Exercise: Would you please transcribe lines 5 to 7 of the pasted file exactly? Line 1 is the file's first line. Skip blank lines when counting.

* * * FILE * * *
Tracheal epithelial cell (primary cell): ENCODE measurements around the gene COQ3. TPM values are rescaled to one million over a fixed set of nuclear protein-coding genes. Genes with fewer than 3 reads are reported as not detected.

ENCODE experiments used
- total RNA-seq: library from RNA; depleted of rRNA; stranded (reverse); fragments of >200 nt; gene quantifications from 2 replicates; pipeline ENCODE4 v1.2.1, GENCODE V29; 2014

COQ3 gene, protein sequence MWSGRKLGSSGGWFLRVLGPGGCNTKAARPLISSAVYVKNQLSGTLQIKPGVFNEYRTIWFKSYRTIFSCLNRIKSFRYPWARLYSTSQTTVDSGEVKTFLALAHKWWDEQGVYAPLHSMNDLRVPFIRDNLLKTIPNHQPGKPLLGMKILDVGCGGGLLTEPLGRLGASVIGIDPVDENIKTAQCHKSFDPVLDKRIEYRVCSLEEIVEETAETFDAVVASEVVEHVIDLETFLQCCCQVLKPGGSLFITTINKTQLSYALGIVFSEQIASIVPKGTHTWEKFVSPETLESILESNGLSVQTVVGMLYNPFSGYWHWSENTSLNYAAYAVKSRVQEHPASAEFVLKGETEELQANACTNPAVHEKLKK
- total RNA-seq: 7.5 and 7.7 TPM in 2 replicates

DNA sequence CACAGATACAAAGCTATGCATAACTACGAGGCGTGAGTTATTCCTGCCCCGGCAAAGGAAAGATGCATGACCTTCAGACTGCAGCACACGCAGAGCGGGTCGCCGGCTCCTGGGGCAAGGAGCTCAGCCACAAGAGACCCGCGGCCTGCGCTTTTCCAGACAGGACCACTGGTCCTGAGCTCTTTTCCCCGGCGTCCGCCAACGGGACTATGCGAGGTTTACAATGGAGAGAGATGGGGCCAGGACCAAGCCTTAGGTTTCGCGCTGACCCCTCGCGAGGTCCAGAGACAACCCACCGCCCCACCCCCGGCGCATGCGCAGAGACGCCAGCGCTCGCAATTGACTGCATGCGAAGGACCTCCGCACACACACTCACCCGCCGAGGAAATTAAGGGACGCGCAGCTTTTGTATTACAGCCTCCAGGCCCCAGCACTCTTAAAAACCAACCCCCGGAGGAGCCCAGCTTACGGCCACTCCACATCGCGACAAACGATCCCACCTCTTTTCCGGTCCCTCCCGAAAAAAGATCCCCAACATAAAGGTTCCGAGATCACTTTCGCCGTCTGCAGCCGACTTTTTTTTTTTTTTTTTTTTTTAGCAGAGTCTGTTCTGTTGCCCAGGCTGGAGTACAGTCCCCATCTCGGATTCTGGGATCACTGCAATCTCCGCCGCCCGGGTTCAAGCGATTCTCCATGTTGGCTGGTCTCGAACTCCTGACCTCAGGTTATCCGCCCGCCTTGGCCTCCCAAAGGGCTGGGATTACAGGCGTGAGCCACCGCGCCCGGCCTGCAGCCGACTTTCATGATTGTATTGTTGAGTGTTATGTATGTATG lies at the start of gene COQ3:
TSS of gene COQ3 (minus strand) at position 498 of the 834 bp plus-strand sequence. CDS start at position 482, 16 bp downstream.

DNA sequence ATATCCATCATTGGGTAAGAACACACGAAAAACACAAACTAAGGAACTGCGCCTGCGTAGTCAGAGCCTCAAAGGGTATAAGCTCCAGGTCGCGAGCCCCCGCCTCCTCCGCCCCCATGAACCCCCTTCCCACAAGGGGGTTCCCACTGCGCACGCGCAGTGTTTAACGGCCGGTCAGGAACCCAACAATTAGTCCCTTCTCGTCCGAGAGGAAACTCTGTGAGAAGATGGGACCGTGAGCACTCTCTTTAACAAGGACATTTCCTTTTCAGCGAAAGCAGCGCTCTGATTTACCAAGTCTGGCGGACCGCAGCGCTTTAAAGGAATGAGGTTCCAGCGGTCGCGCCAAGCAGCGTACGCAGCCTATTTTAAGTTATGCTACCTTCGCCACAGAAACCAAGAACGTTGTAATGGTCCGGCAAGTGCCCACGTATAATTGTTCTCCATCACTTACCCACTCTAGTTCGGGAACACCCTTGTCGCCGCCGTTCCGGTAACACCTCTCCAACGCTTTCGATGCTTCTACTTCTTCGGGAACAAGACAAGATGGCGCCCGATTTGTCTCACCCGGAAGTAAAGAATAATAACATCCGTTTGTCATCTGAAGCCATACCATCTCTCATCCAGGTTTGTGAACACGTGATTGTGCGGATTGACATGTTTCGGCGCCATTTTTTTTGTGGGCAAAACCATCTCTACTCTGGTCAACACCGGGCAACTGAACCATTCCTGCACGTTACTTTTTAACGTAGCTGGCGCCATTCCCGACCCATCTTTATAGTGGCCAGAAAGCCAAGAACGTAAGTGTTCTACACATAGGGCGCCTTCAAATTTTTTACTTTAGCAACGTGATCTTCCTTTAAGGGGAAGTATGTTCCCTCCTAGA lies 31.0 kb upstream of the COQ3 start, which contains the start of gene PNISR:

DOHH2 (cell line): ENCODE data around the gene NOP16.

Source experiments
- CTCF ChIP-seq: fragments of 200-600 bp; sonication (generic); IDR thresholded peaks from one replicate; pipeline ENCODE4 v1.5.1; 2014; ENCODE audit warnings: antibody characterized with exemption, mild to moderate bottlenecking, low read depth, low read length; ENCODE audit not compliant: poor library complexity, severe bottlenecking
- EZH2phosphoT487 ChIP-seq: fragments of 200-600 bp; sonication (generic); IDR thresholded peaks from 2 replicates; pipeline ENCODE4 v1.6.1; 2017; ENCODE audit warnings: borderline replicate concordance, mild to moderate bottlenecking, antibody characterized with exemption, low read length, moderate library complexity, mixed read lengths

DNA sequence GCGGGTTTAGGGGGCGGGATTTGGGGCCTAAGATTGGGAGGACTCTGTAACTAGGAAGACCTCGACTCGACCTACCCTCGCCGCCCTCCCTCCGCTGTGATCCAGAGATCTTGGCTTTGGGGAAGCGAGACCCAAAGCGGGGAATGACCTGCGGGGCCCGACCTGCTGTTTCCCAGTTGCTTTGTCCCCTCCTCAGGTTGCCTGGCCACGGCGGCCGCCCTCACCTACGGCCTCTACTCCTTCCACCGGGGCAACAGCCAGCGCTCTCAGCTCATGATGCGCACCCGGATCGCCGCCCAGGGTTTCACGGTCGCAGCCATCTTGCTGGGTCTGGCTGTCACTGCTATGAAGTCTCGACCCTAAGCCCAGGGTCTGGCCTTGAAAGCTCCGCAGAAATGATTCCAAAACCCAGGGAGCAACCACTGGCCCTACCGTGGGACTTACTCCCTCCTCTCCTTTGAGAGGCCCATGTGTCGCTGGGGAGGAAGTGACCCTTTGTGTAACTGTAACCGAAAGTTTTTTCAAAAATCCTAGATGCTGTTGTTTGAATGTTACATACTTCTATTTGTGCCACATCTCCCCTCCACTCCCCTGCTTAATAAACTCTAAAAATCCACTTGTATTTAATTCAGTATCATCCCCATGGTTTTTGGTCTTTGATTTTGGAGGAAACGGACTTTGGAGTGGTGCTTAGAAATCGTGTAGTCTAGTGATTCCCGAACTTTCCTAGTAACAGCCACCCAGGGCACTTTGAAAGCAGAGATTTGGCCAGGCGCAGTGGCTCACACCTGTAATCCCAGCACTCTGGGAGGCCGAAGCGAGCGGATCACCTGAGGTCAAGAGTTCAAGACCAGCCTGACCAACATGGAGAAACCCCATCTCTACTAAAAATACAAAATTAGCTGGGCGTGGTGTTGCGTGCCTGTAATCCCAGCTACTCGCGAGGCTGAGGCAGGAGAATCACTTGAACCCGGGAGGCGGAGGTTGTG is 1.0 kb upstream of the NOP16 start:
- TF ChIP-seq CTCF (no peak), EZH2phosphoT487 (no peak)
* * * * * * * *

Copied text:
- total RNA-seq: 7.5 and 7.7 TPM in 2 replicates

DNA sequence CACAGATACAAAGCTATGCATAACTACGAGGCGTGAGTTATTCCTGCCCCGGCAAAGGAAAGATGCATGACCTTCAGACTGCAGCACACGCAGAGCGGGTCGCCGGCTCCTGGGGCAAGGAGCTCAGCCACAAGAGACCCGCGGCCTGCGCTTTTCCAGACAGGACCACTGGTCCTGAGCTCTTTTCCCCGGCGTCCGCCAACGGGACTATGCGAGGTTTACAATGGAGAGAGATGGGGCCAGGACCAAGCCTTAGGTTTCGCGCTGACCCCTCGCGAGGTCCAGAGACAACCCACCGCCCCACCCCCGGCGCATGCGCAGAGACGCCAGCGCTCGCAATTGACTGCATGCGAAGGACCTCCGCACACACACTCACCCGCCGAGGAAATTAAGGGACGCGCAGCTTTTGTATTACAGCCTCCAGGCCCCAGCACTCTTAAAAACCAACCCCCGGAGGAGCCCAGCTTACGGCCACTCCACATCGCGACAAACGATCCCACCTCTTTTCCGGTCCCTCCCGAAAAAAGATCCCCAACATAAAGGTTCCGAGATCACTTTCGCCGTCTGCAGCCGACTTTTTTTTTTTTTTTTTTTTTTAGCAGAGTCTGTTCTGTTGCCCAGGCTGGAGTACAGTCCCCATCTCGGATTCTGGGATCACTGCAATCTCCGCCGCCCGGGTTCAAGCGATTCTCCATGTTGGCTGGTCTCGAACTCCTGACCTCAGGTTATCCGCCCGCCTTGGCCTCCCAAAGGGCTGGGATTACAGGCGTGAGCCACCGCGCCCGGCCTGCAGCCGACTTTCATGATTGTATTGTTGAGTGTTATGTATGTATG lies at the start of gene COQ3:
TSS of gene COQ3 (minus strand) at position 498 of the 834 bp plus-strand sequence. CDS start at position 482, 16 bp downstream.